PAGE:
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You just got your JNI-based code to compile and link ...
but MRJ still throws an
Let's look at each of these in detail.
Exporting The Right Stuff
For MRJ to find the right functions to call in your library, they need to be exported. The linker needs to know which functions to export when it links the library. The documentation for your development system (probably either MPW or CodeWarrior) will describe in detail how to set up exports. There are basically two ways to do it:
Use a .exp file. One way to set up exports is via
a separate ".exp" file, which is a text file that contains
the names of the exported functions, one per line. If using
CodeWarrior, you add the .exp file to your project, then go
to the "PPC PEF" panel of the Project Settings dialog and
set the "Export" pop-up to "Use '.exp' File." If using MPW's
If you use a .exp file, make sure that you spell all the function names correctly (pasting them in from your source files is the best bet) and be sure to keep the file in sync when you add, remove, or rename native methods -- or if any parameters change.
Use #pragma export. The other method -- which I prefer -- is to use a C/C++ "
Another equivalent way to mark the functions for export
is to use the standard
You then need to tell the linker to export marked
functions. If using CodeWarrior, go to the "PPC PEF" panel of the Project Settings dialog and set the "Export" pop-up to "Use #pragma." If using MPW's
The advantage of using the second technique is that it always exports the correct functions, even if the set of native methods change. All you have to do is re-run java.h (or recompile your Java classes, if you're using CodeWarrior's option to emit JNI headers) and the list of exported functions will automatically be updated next time you build your native library.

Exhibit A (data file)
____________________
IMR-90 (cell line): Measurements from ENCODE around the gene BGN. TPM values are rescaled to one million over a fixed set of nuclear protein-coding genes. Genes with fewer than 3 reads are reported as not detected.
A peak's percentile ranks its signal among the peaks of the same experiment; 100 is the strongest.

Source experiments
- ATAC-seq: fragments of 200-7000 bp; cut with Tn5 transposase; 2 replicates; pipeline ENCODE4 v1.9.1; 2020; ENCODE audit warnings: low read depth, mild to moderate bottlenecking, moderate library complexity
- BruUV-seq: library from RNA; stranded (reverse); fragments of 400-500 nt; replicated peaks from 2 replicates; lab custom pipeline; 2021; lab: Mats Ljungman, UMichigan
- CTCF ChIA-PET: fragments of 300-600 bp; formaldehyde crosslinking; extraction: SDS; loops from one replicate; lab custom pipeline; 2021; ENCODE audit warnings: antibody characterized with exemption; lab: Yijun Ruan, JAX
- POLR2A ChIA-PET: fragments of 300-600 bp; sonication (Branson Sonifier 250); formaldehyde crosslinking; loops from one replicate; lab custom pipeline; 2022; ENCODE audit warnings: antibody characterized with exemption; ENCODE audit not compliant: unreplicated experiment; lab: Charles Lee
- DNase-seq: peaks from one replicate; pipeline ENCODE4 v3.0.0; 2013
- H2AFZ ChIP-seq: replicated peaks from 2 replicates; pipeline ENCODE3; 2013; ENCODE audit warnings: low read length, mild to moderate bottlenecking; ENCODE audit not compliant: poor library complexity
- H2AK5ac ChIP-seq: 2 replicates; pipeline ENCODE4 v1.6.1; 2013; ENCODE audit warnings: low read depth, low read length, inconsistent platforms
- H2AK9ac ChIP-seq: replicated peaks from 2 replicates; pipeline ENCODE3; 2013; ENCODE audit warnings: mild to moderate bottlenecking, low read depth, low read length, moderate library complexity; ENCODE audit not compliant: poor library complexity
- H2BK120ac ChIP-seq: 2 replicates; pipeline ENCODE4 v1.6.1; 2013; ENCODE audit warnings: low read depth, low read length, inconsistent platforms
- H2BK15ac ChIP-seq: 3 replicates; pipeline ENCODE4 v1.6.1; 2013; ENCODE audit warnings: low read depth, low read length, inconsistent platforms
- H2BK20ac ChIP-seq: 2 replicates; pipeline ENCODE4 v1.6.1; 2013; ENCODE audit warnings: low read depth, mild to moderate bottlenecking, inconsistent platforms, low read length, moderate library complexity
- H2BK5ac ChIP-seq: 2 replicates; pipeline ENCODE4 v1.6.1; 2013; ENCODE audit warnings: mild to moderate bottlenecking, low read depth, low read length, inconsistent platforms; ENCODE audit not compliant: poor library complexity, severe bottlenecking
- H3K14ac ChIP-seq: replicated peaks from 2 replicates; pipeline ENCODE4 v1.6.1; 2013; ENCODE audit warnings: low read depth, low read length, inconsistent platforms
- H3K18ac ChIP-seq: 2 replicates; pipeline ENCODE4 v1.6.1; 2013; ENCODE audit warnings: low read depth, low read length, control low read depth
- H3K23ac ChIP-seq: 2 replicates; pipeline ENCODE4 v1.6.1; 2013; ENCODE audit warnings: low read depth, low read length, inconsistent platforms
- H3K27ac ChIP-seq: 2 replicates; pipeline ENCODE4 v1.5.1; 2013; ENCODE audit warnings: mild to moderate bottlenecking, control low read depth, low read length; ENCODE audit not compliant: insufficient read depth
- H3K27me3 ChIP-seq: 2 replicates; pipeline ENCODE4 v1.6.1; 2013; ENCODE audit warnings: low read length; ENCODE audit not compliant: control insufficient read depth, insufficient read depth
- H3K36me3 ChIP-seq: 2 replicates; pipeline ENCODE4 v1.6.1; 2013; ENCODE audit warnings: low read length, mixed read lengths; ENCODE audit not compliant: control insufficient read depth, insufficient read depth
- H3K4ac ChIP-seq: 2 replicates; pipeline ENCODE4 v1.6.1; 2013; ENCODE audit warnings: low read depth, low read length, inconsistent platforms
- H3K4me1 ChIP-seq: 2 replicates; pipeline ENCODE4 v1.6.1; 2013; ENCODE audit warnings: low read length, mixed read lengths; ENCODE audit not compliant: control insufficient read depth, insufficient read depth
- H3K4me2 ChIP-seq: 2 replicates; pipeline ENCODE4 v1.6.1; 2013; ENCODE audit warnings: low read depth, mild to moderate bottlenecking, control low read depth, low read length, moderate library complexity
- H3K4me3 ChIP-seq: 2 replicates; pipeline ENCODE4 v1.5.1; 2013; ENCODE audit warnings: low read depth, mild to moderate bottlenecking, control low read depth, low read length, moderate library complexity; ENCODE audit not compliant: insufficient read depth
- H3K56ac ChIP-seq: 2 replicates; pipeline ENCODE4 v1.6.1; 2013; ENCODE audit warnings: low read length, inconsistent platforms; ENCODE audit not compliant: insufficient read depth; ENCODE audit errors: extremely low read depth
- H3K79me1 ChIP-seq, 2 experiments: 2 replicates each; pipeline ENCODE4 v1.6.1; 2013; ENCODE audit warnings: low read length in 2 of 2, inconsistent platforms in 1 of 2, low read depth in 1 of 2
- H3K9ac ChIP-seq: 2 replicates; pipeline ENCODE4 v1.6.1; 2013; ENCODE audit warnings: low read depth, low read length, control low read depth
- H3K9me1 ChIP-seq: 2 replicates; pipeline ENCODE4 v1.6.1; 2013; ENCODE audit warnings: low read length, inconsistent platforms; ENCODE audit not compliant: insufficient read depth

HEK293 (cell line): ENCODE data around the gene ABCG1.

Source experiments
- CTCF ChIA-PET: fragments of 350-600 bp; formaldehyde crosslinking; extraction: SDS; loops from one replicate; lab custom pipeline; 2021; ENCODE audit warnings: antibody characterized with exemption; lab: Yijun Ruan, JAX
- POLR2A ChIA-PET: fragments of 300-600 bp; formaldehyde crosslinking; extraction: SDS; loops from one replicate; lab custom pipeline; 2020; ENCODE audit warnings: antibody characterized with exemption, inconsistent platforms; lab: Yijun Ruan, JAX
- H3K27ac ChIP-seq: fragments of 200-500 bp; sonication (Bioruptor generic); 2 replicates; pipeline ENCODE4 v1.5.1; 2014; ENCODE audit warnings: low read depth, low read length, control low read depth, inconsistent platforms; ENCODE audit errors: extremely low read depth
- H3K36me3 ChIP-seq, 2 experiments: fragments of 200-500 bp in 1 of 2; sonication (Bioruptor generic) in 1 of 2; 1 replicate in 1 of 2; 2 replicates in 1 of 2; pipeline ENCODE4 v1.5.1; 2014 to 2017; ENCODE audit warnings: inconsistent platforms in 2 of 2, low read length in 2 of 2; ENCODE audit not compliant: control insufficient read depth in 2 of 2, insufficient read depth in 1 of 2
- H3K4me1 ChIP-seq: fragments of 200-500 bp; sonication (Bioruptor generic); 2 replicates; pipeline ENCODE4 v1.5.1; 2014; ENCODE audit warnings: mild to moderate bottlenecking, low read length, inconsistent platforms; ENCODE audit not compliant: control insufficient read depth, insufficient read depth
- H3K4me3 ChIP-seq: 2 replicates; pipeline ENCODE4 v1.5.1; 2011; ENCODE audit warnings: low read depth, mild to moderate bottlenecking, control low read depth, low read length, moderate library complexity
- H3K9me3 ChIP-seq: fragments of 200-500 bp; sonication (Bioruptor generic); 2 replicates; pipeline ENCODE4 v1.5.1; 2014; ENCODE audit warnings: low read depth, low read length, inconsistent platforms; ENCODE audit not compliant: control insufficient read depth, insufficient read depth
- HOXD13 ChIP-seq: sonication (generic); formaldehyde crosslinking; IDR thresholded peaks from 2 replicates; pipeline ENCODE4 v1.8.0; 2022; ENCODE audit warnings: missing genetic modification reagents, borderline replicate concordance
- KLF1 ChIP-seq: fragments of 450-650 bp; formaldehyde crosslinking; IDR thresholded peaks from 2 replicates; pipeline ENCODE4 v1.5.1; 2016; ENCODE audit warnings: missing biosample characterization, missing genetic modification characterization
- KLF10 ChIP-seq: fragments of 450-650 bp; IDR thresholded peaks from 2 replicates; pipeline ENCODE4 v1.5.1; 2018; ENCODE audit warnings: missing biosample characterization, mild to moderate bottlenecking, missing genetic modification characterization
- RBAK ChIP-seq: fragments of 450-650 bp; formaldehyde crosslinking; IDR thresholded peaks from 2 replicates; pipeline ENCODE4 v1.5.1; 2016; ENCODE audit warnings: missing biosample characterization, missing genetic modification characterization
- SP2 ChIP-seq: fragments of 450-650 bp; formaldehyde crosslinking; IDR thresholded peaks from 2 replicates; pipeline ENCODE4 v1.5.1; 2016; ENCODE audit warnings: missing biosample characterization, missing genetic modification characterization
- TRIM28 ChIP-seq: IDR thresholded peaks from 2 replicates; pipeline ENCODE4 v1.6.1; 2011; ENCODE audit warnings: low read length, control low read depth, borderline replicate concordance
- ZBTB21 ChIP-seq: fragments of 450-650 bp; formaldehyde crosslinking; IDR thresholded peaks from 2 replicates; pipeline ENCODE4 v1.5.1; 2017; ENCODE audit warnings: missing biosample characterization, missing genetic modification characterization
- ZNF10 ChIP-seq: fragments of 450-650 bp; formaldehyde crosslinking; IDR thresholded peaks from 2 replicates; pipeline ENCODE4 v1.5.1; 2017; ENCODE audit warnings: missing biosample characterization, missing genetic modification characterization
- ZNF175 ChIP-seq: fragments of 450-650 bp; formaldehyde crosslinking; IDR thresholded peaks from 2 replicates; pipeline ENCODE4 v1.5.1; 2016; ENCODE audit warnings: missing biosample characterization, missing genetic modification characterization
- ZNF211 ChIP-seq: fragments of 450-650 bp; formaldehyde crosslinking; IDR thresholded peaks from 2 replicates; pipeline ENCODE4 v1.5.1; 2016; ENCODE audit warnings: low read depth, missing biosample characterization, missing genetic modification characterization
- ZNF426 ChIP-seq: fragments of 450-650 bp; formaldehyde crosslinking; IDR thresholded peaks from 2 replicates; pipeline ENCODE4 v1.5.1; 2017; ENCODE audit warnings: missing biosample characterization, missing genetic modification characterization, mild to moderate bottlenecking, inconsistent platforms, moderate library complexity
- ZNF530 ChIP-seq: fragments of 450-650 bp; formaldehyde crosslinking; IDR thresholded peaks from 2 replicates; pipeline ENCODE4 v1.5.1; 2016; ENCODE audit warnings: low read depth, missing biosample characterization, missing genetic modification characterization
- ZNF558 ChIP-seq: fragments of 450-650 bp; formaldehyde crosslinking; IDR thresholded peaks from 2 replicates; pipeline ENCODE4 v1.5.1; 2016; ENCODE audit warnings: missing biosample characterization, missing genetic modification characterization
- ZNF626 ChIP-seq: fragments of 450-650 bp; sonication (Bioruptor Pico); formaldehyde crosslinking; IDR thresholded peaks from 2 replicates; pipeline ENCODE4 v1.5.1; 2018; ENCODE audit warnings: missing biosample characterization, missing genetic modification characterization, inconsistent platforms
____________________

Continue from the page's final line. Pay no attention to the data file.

The second major mistake developers make is incorrectly naming the library . The name of the library should be
exactly the same as the name you pass to
Moreover, the library name is not the same thing
as the library's filename. The filename is ignored; it's the
library name (or "fragment name") that counts. In
CodeWarrior, you set it in the "PPC PEF" project settings
panel. In MPW's
Finally, even if your library is built perfectly, it won't do much good if MRJ can't find it. The library file needs to be on the CFM search path. Basically, this means that it needs to be:
"The application", of course, can mean a JBindery-generated application, a browser like Microsoft Internet Explorer, or Apple Applet Runner. (Note that if you're running your code directly from JBindery without saving the settings as an app, then "the application" means JBindery itself).
If your native code is being used by a specific application, then the usual place to put the library is into the same folder as the app. If your native code is part of a shared Java library that's installed in the MRJClasses folder, then the native library should go into the MRJ Libraries folder (not the MRJClasses folder, for reasons described above).
Embedding the code fragment within the application itself
is tempting, especially since -- if combined with a Virtual
File System -- you can boil your whole app down to a single
file. Since the data fork is already in use by the VFS, the
best place to put the code fragment is into a resource.
You'll have to tell the linker to generate a code resource,
then copy the resource into the app and add a new entry to
If you have a pesky native library that just flat-out refuses to load even after you've used all the previous information to troubleshoot it, here's a way to debug some of the loading process. (You must have MacsBug installed to do this. Technote 1154, Debugging Java Code With MacsBug, has an introduction to MacsBug for Java developers.)
Gordon, Rob. Essential JNI. Prentice-Hall PTR, 1998. Excellent description of JNI, with lots of examples and a handy reference section at the end. Unfortunately, the platform-specific details cover only Windows and Unix, but this Technote should help you over the few trouble spots.
Apple Computer. Inside Macintosh: PowerPC System Software. Addison-Wesley, 1994. Contains a detailed description of the Code Fragment Manager (CFM) and how it loads shared libraries. (The entire book is available online in PDF form.)
Apple Computer. Building
and Managing Programs in MPW. Documents MPW tools, including